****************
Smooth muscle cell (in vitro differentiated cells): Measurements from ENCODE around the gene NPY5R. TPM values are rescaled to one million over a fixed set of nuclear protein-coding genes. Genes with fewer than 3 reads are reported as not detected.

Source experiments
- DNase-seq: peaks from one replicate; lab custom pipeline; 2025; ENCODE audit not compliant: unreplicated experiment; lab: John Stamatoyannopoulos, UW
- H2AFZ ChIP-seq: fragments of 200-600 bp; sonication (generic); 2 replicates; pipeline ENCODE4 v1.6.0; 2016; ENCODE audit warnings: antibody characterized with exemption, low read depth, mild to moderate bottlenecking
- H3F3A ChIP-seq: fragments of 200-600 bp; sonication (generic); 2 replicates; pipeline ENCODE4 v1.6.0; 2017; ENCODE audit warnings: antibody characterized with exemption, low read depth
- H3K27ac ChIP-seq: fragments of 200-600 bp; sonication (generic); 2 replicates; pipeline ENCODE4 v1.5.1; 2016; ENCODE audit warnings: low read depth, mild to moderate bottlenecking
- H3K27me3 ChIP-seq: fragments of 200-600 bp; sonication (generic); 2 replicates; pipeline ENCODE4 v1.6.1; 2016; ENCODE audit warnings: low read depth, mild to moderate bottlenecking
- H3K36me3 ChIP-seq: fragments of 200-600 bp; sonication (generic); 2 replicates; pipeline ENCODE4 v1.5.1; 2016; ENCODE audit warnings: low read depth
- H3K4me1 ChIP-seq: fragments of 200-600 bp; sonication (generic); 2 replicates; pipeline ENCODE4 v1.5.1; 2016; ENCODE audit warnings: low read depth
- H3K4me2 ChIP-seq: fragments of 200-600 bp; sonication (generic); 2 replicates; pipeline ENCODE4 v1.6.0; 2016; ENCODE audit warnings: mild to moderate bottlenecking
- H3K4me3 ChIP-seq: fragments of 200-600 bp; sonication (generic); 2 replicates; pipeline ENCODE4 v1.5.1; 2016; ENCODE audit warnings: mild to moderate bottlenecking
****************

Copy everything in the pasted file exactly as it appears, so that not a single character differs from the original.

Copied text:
Smooth muscle cell (in vitro differentiated cells): Measurements from ENCODE around the gene NPY5R. TPM values are rescaled to one million over a fixed set of nuclear protein-coding genes. Genes with fewer than 3 reads are reported as not detected.

Source experiments
- DNase-seq: peaks from one replicate; lab custom pipeline; 2025; ENCODE audit not compliant: unreplicated experiment; lab: John Stamatoyannopoulos, UW
- H2AFZ ChIP-seq: fragments of 200-600 bp; sonication (generic); 2 replicates; pipeline ENCODE4 v1.6.0; 2016; ENCODE audit warnings: antibody characterized with exemption, low read depth, mild to moderate bottlenecking
- H3F3A ChIP-seq: fragments of 200-600 bp; sonication (generic); 2 replicates; pipeline ENCODE4 v1.6.0; 2017; ENCODE audit warnings: antibody characterized with exemption, low read depth
- H3K27ac ChIP-seq: fragments of 200-600 bp; sonication (generic); 2 replicates; pipeline ENCODE4 v1.5.1; 2016; ENCODE audit warnings: low read depth, mild to moderate bottlenecking
- H3K27me3 ChIP-seq: fragments of 200-600 bp; sonication (generic); 2 replicates; pipeline ENCODE4 v1.6.1; 2016; ENCODE audit warnings: low read depth, mild to moderate bottlenecking
- H3K36me3 ChIP-seq: fragments of 200-600 bp; sonication (generic); 2 replicates; pipeline ENCODE4 v1.5.1; 2016; ENCODE audit warnings: low read depth
- H3K4me1 ChIP-seq: fragments of 200-600 bp; sonication (generic); 2 replicates; pipeline ENCODE4 v1.5.1; 2016; ENCODE audit warnings: low read depth
- H3K4me2 ChIP-seq: fragments of 200-600 bp; sonication (generic); 2 replicates; pipeline ENCODE4 v1.6.0; 2016; ENCODE audit warnings: mild to moderate bottlenecking
- H3K4me3 ChIP-seq: fragments of 200-600 bp; sonication (generic); 2 replicates; pipeline ENCODE4 v1.5.1; 2016; ENCODE audit warnings: mild to moderate bottlenecking